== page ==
12. WASHINGTON STATE: Kyle Smith takes over a Washington State program that is not exactly in a great spot right now. In five years in Pullman, Ernie Kent has never won more than 13 games, and he leaves Smith with a roster that went 4-14 in the conference last year and lost its best player, Robert Franks. That’s less than ideal.

John Petty Jr. returns to Alabama for senior season

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TUSCALOOSA, Ala. — Alabama guard John Petty Jr. is staying in school instead of entering the NBA draft.

The Crimson Tide junior announced his decision to return for his senior season Monday on Twitter, proclaiming: “I’m back.”

Petty, the Tide’s top 3-point shooter, averaged 14.5 points and a team-high 6.6 rebounds rebounds last season. He was second on the team in assists.

Petty made 85 3-pointers in 29 games, shooting at a 44% clip.

Alabama coach Nate Oats called him “one of the best, if not the best, shooters in the country.”

“He’s made it clear that it’s his goal to become a first round pick in the 2021 NBA Draft and we’re going to work with him to make sure he’s in the best position to reach that goal,” Oats said.

Fellow Tide guard Kira Lewis Jr. is regarded as a likely first-round draft pick.

McKinley Wright IV returns to Colorado

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McKinley Wright IV will be back for season No. 4 with the Colorado Buffaloes.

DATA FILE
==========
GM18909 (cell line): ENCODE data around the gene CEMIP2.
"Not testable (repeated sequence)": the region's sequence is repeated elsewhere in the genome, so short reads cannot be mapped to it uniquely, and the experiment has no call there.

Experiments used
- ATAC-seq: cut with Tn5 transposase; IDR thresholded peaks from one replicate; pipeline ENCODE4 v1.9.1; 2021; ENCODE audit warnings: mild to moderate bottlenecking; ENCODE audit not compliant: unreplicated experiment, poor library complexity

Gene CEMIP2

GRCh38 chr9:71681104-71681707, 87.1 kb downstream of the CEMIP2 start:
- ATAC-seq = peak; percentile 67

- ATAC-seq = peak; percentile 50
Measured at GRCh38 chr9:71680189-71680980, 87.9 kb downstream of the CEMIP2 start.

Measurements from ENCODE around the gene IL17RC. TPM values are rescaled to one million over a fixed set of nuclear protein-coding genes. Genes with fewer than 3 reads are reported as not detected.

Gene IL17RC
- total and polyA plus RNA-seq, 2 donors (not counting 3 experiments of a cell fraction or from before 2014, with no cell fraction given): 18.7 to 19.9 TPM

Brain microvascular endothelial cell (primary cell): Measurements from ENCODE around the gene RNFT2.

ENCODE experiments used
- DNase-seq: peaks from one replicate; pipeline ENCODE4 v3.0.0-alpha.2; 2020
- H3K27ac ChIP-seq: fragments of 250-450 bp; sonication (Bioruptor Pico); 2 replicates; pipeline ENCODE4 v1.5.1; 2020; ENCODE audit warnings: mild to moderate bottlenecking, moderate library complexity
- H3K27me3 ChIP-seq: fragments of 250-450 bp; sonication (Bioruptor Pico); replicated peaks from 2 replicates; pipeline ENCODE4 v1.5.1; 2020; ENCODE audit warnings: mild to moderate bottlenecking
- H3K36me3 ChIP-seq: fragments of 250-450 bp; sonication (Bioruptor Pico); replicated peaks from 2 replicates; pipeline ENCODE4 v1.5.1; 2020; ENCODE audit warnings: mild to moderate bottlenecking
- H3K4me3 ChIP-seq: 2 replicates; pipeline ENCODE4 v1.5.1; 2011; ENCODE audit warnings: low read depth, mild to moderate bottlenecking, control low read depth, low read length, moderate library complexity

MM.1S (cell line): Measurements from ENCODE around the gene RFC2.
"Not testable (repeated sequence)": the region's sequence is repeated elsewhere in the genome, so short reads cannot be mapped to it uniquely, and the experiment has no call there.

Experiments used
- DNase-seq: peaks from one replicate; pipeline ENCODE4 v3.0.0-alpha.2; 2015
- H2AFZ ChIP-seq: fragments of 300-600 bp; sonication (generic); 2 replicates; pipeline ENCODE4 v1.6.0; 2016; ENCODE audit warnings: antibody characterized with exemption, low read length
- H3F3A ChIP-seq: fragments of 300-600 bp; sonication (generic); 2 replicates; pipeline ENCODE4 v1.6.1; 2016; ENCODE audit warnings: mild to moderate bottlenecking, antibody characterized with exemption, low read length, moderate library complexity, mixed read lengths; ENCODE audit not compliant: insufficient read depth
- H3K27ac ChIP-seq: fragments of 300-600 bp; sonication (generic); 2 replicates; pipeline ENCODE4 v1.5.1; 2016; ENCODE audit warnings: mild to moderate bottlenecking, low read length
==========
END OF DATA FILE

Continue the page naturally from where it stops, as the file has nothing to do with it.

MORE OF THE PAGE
The point guard tested the NBA draft process before announcing a return for his senior year. It’s a big boost for a Buffaloes team that’s coming off a 21-11 mark in 2019-20 and was potentially looking at an NCAA Tournament bid before the season was halted due to the COVID-19 pandemic.

Wright was an All-Pac-12 first team selection a season ago, along with an all-defensive team pick. He and athletic forward Tyler Bey declared for the draft in late March. Bey remains in the draft.

“We’ve got unfinished business,” said Wright, who averaged 14.4 points and 5.0 assists per game last season.

Midway through the season, the Buffaloes were looking like a lock for their first NCAA Tournament appearance since ’15-16. Then, the team hit a five-game skid, including a loss to Washington State in the Pac-12 tournament. Simply put, they hit a defensive rut they just couldn’t shake out of, Wright said. It drove him to work that much harder in the offseason.